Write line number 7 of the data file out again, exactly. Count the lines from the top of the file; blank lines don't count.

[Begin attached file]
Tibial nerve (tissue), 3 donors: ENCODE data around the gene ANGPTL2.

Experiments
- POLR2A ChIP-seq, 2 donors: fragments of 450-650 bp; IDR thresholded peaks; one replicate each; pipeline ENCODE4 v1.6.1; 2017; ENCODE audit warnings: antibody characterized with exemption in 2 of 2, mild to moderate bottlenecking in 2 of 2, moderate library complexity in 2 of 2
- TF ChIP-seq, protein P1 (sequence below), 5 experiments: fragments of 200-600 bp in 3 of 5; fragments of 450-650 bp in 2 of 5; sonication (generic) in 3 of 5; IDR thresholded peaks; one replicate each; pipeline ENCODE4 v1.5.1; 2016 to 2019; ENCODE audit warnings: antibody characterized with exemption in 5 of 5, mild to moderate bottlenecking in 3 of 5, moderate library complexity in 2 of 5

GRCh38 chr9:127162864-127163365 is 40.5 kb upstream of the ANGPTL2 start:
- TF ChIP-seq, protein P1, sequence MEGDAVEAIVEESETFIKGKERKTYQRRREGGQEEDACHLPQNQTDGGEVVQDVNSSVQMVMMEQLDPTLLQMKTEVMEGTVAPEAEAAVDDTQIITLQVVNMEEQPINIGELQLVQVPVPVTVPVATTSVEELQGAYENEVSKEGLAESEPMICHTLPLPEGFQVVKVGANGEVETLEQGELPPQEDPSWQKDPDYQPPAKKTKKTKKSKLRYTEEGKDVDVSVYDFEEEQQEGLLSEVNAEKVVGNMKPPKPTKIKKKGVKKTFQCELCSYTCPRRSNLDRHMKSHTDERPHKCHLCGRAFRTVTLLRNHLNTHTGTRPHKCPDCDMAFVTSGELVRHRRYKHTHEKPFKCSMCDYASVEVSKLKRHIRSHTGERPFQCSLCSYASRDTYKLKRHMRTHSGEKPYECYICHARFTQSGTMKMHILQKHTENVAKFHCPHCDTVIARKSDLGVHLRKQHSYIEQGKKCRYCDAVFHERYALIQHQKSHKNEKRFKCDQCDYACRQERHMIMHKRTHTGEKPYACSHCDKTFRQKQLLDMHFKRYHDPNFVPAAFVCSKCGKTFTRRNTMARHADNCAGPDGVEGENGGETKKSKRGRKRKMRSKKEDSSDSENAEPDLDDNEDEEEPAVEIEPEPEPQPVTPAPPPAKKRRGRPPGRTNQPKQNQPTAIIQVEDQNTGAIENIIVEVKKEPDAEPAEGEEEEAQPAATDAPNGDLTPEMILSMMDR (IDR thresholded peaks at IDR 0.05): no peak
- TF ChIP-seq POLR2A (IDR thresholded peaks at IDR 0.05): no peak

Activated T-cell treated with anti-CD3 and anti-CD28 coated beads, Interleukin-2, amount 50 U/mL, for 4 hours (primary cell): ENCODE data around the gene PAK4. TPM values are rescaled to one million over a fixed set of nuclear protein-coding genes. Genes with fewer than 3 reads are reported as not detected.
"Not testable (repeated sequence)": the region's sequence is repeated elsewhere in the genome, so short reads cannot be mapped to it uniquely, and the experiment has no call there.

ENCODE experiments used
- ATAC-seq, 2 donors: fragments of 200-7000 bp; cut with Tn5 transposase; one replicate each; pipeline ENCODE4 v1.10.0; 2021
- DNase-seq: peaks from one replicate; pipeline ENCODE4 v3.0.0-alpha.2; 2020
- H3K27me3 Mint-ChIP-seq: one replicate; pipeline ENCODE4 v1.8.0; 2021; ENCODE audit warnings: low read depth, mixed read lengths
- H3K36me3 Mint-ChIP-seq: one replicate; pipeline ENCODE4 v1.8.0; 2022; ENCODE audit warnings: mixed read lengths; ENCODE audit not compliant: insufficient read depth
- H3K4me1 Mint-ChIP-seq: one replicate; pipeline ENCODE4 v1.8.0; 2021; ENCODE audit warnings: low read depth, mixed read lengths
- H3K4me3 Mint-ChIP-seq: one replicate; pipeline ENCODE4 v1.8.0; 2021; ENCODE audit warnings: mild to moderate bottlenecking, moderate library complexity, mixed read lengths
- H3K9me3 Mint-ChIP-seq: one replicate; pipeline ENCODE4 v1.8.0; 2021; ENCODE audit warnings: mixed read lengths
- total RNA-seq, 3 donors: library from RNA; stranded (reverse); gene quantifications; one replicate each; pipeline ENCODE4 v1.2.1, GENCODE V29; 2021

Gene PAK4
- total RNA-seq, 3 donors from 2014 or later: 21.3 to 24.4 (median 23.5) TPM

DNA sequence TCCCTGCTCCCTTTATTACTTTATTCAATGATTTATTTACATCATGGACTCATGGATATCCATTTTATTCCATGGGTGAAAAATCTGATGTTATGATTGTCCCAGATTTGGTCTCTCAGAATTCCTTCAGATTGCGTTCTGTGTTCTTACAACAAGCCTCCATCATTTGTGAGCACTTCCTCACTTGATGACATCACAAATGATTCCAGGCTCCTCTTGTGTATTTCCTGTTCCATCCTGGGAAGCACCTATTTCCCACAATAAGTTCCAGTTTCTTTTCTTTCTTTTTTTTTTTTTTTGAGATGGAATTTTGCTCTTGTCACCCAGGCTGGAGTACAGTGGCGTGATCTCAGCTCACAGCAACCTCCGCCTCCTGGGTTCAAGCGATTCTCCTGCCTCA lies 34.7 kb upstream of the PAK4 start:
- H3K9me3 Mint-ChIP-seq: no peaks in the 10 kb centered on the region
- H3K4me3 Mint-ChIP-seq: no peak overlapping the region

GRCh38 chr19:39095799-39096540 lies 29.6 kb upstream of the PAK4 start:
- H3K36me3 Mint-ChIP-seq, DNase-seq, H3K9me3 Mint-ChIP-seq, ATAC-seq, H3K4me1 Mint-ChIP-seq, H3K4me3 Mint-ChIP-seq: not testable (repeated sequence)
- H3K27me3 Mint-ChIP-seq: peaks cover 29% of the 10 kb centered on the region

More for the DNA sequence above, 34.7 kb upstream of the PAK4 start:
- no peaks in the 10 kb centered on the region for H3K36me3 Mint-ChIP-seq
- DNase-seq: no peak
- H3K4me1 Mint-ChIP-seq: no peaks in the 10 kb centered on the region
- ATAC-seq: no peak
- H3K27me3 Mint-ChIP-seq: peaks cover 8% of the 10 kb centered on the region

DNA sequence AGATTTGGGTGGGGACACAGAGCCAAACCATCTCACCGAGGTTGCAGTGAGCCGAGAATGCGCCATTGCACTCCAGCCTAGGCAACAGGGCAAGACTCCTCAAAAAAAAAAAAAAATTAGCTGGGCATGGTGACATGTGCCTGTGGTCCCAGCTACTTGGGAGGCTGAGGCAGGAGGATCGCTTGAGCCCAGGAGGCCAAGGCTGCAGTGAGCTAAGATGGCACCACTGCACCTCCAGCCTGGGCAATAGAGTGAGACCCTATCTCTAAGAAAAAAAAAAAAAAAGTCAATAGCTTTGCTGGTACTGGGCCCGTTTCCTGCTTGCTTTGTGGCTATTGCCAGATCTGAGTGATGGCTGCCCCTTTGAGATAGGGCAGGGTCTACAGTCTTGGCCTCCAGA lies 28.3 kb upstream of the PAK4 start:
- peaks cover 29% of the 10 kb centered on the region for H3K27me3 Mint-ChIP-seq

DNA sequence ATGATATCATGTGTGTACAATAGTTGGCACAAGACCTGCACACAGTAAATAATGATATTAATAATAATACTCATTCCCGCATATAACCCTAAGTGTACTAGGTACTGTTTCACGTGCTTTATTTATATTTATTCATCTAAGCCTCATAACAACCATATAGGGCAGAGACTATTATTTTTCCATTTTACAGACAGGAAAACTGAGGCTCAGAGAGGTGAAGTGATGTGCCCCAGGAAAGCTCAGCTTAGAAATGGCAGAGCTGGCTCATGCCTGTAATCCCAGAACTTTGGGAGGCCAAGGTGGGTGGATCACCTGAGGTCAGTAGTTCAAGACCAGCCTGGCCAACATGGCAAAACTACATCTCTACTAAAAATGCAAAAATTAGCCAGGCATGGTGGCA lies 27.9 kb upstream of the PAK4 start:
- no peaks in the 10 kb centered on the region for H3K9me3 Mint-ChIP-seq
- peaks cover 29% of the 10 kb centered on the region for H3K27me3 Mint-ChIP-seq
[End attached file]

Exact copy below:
- TF ChIP-seq POLR2A (IDR thresholded peaks at IDR 0.05): no peak